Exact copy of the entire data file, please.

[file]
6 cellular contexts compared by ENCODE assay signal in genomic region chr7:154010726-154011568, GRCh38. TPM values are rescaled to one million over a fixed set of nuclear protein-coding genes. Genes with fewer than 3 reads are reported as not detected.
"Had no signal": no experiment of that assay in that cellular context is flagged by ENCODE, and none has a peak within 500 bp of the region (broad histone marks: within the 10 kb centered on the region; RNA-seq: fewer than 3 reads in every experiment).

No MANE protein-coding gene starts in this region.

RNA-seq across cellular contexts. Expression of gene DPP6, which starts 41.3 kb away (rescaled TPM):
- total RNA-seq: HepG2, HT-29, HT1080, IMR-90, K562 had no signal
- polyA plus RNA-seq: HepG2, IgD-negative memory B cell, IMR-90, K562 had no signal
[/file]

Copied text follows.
6 cellular contexts compared by ENCODE assay signal in genomic region chr7:154010726-154011568, GRCh38. TPM values are rescaled to one million over a fixed set of nuclear protein-coding genes. Genes with fewer than 3 reads are reported as not detected.
"Had no signal": no experiment of that assay in that cellular context is flagged by ENCODE, and none has a peak within 500 bp of the region (broad histone marks: within the 10 kb centered on the region; RNA-seq: fewer than 3 reads in every experiment).

No MANE protein-coding gene starts in this region.

RNA-seq across cellular contexts. Expression of gene DPP6, which starts 41.3 kb away (rescaled TPM):
- total RNA-seq: HepG2, HT-29, HT1080, IMR-90, K562 had no signal
- polyA plus RNA-seq: HepG2, IgD-negative memory B cell, IMR-90, K562 had no signal